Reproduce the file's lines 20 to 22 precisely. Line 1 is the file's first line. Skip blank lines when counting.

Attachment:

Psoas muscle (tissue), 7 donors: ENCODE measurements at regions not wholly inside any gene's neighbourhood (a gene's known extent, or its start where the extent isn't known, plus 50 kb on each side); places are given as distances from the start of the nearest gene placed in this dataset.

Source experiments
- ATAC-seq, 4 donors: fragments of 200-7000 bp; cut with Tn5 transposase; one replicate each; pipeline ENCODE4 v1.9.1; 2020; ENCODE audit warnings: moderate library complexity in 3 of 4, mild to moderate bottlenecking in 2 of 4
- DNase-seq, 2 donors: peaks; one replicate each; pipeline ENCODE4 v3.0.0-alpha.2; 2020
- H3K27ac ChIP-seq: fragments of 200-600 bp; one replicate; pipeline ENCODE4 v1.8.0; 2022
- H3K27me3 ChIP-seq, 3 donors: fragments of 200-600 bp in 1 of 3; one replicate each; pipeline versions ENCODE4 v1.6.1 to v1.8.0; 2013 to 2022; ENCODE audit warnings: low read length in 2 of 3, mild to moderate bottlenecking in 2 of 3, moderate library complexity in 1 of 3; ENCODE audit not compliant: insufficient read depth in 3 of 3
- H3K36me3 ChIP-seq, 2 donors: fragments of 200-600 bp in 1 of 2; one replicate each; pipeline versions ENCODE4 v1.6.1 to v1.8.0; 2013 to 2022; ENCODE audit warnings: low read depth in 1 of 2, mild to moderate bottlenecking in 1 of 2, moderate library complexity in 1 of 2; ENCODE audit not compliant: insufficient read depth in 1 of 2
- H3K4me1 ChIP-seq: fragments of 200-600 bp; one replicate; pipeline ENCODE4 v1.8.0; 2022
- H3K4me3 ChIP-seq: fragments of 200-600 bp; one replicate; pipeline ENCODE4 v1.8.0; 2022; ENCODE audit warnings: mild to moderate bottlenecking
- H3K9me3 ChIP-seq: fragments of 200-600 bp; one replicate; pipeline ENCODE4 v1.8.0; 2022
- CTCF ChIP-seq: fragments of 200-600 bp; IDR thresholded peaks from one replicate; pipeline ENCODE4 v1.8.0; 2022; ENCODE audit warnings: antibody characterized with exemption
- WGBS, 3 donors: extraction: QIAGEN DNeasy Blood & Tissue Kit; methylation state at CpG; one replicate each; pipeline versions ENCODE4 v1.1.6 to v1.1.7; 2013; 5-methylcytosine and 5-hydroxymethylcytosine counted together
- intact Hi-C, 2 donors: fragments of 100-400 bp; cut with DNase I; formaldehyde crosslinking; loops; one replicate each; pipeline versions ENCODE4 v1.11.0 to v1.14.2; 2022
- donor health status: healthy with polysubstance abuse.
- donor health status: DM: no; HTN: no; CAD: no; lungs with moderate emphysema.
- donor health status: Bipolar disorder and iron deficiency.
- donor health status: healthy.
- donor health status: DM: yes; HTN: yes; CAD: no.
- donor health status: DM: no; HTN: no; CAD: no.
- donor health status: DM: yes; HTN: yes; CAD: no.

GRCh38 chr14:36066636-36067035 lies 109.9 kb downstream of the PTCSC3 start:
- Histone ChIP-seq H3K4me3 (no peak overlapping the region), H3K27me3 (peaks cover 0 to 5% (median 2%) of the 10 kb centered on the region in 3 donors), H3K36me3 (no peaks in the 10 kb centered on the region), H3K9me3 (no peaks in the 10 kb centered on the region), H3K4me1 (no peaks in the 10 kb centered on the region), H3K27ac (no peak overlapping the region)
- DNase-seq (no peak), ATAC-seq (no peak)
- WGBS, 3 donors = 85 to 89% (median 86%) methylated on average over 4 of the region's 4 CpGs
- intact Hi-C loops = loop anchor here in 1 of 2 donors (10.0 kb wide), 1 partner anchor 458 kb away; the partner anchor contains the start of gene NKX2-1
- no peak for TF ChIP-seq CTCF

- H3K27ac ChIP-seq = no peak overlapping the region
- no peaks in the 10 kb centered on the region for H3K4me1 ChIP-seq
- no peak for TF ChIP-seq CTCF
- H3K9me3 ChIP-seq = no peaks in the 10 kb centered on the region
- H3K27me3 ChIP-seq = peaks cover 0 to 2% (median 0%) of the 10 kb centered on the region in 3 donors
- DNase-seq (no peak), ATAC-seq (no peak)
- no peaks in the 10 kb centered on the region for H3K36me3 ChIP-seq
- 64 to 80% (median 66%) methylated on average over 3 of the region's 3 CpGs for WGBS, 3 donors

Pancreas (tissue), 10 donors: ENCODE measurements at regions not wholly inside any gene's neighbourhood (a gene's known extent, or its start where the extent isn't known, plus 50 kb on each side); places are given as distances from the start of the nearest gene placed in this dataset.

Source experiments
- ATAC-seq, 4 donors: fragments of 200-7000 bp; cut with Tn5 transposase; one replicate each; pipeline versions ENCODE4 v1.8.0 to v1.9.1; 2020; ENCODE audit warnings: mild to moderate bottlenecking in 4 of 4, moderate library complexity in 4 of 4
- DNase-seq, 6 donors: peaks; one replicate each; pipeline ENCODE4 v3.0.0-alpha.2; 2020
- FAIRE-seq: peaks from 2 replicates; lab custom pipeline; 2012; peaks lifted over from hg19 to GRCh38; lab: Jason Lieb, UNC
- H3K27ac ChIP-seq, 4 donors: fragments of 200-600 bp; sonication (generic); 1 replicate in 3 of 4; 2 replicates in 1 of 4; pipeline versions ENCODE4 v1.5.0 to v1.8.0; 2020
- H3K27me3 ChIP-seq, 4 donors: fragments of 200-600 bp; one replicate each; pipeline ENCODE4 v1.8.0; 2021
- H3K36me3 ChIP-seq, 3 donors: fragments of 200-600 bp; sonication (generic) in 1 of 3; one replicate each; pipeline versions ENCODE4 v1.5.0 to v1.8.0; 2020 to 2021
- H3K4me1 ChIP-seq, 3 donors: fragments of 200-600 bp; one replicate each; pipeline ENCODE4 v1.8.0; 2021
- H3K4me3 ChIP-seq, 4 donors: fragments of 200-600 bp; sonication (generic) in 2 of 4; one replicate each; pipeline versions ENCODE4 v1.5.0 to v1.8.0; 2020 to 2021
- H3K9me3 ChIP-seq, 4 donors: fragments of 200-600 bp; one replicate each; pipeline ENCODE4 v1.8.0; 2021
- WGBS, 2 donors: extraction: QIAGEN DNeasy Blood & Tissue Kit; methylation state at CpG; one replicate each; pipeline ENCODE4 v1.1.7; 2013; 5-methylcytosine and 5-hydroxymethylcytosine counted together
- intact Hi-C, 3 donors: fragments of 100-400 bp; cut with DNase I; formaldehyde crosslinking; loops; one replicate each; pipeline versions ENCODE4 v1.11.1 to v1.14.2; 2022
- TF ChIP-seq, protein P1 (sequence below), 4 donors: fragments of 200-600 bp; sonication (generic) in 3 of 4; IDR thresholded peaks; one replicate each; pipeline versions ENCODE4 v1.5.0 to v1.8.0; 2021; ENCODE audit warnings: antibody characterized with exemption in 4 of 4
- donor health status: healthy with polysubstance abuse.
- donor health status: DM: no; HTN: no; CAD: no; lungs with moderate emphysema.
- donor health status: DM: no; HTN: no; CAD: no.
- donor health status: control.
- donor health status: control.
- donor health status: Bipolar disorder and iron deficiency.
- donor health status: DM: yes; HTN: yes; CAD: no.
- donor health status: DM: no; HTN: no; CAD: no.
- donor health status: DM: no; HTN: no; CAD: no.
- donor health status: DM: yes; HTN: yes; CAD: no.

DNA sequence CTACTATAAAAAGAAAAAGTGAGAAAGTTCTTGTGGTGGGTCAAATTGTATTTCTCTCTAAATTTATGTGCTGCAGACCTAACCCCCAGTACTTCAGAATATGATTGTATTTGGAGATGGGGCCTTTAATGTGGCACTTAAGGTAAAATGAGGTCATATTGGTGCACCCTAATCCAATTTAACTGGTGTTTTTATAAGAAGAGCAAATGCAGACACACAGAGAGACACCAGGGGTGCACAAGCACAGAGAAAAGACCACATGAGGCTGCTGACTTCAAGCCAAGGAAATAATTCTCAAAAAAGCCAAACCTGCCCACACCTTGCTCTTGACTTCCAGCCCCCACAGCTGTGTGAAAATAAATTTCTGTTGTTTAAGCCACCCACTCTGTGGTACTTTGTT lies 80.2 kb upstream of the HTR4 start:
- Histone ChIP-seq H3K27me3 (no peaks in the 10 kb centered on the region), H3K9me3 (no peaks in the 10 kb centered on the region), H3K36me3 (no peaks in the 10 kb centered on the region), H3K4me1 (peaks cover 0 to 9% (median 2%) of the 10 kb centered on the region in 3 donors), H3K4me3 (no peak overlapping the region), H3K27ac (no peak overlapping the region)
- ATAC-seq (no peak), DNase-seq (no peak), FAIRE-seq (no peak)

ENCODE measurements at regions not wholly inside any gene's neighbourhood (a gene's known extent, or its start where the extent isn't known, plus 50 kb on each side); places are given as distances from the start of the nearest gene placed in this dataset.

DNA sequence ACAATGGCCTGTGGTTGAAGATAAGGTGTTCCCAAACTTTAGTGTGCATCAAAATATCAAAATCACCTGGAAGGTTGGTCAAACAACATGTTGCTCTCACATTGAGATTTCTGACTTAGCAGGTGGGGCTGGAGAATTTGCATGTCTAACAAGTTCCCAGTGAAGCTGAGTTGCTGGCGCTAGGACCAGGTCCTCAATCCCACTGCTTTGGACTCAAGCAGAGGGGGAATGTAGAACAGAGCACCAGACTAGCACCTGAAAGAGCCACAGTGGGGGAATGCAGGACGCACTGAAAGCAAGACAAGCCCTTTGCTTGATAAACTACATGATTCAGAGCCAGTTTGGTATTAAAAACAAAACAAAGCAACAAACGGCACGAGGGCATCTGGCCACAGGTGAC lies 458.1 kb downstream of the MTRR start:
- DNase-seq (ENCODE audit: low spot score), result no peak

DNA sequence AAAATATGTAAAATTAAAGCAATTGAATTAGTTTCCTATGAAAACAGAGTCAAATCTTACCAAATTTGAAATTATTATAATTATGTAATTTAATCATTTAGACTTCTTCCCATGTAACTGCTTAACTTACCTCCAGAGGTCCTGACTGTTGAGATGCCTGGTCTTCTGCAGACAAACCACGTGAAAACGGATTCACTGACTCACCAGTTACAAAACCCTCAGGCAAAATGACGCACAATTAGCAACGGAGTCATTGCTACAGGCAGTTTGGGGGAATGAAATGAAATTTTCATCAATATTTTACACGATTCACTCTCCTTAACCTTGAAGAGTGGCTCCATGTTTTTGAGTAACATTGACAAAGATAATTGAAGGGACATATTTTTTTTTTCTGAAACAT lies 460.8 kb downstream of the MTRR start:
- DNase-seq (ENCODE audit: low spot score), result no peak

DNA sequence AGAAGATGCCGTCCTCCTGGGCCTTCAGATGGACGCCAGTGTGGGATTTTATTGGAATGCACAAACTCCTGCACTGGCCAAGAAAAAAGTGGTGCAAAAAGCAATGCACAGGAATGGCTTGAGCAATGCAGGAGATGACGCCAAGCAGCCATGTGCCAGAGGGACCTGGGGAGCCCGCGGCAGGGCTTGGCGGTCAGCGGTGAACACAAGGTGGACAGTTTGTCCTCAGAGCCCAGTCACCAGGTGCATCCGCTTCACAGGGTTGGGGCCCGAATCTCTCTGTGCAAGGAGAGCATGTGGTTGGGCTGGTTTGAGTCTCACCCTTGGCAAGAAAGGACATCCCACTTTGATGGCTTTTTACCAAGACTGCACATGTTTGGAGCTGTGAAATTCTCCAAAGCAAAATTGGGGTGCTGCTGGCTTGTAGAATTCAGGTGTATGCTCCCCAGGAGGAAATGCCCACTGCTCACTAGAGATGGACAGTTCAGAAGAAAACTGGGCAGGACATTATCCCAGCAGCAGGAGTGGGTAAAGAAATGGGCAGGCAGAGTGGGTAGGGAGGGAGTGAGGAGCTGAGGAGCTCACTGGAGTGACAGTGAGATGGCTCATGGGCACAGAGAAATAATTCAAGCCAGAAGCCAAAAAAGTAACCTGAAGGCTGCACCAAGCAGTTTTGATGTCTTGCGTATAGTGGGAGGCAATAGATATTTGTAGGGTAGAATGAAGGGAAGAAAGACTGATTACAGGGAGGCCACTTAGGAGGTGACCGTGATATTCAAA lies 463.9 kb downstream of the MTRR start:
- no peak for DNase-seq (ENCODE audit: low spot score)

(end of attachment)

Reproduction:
- donor health status: DM: yes; HTN: yes; CAD: no.

GRCh38 chr14:36066636-36067035 lies 109.9 kb downstream of the PTCSC3 start:
- Histone ChIP-seq H3K4me3 (no peak overlapping the region), H3K27me3 (peaks cover 0 to 5% (median 2%) of the 10 kb centered on the region in 3 donors), H3K36me3 (no peaks in the 10 kb centered on the region), H3K9me3 (no peaks in the 10 kb centered on the region), H3K4me1 (no peaks in the 10 kb centered on the region), H3K27ac (no peak overlapping the region)